Tobacco buying companies have protested a directive by the Tobacco Commission (TC) stopping them from extending farm input loans to tobacco growers for production of alternative crops contrary to the Tobacco Industry Act.
In an interview, JTI Leaf Malawi corporate affairs director LimbaniKakhome said the provisions as quoted by the TC contradict the need for crop diversification.
He said: “We submitted our position for the amendment of the Act, what is the rationale of limiting inputs when the government is promoting diversification in the sector.
“Determining of the type of inputs to farmers on behalf of buyers is against the gazetted tobacco regulations of 2014 which give power to the contracting company to determine.”
In a seperate interview, Limbe Leaf Tobacco Company legal and corporate affairs director Febbie Chikungwa in a written response said the prohibition is contrary to the Tobacco Industry Act which mandates the TC to promote diversification.
She said: “Currently, the prohibition is hampering our efforts to promote food security for all contracted farmers and to diversify with tobacco to generate an additional income that adds further to the farmer’s overall living income.
“It is important that government’s drive is supported by the private sector and in particular the tobacco industry, and we hope the review of the Tobacco Industry Act will take these sentiments into account”.
On her part, Alliance One Tobacco corporate affairs manager Fran Malila in a written response said they strongly believe that by providing inputs at lower than market levels, they provide a sound sustainable platform from which the farmer can grow tobacco alongside other crops and achieve a living income and a sustainable future.
She said: “It is necessary for us to prove our farmers have food security and if we can’t, we will find it very difficult to prove we are producing tobacco in the compliant manner required and, therefore, it will seriously jeopardise our future with those discerning customers.”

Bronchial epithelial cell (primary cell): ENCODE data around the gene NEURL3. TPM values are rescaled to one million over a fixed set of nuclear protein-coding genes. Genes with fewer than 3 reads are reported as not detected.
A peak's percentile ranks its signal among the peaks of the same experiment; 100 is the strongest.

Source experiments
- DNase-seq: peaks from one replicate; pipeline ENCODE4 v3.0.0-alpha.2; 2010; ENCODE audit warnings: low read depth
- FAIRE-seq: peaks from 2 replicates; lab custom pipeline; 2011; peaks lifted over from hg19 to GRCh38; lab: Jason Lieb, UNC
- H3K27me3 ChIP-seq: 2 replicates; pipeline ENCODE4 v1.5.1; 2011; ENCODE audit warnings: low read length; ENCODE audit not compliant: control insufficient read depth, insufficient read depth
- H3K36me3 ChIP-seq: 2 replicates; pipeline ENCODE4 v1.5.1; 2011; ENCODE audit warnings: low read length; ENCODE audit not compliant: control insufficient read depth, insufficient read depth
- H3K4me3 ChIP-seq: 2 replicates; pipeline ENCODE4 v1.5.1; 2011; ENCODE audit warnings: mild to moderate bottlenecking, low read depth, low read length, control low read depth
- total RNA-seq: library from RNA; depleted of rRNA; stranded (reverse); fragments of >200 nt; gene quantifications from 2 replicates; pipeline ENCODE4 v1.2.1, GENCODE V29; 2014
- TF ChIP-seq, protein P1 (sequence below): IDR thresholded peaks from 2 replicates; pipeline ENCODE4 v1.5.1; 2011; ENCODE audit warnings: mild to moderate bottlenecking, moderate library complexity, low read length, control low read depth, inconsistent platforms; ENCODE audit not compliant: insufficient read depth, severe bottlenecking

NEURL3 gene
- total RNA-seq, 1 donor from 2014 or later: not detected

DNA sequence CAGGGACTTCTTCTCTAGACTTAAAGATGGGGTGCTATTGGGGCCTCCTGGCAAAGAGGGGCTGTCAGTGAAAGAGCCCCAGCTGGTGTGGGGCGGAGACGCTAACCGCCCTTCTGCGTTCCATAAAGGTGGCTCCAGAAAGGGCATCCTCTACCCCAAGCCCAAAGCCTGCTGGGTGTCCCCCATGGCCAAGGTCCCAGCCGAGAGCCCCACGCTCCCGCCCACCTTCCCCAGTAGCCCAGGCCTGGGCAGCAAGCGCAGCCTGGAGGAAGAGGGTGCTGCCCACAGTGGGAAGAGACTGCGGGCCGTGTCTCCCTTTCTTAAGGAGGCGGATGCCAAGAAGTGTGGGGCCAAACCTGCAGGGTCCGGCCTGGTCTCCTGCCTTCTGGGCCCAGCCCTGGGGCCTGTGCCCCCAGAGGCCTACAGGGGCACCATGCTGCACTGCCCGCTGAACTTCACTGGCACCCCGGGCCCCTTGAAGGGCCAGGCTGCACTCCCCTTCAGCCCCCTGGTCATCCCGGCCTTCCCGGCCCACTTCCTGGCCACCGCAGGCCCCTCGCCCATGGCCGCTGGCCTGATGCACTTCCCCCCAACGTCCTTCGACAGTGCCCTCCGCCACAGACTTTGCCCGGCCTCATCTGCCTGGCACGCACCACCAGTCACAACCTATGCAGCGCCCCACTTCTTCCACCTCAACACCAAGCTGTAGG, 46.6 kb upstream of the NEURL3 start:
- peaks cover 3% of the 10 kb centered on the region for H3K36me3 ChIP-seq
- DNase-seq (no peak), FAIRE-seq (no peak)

As a company, Malila said they are very confident the system they have in place is a very fair production environment and if it was bad, the farmers, banks and TC would not have allowed it to carry on for the eight years it has been operational.
As part of contributing to agricultural diversification away from tobacco, buying companies have been providing farm input loans to farmers on contract for alternative crop production.
However, while the Tobacco Industry Act provides for diversification of crops away from tobacco, the same law restricts buyers from issuing farm input loans for other crops to growers.
Section 4 (b) of the Tobacco Industry Act provides for the promotion of crop diversification through rotation between tobacco and other crops while Section 45 (3) of the same Act provides that in case of funded production, a buyer shall not provide inputs for alternative crops.
Reacting to the concerns, TC chief executive officer Joseph Chidanti Malunga said the Tobacco Industry Act does not allow issuance of the inputs from buying companies to farmers for production of alternative crops.
He said for the past two years, TC with authorisation from the Ministry of Agriculture, implemented a waiver of the provision of the Act to allow companies provide loans to farmers for alternative crops.
Chidanti Malunga said: “This new government is correcting the legal anomaly because you cannot waive a law, it’s only Parliament that can change laws not individuals through a mere waiver.”
He said too much input loans to tobacco growers affects their income as the large chunk of proceeds is depleted by loan repayment to tobacco buying companies.
Tama Farmers Trust chief executive officer Nixon Lita said on inputs for contracted growers, Tama would love to see growers getting only tobacco contract production inputs.
Section 45(3) of the Tobacco Industry Act of 2019 provides that “in case of funded contract farming, production of alternative crops may be the term of the contract, but the buyer shall not provideinputs for the alternative crops.
Shortly after the Tobacco Industry Act was gazetted in 2019, the industry, which included buyers, associations and farmers, asked for the section to be reviewed.
The government reacted swiftly to industry stakeholders’ request, and a waiver was included in the section which players understood would remain in place until a review was conducted.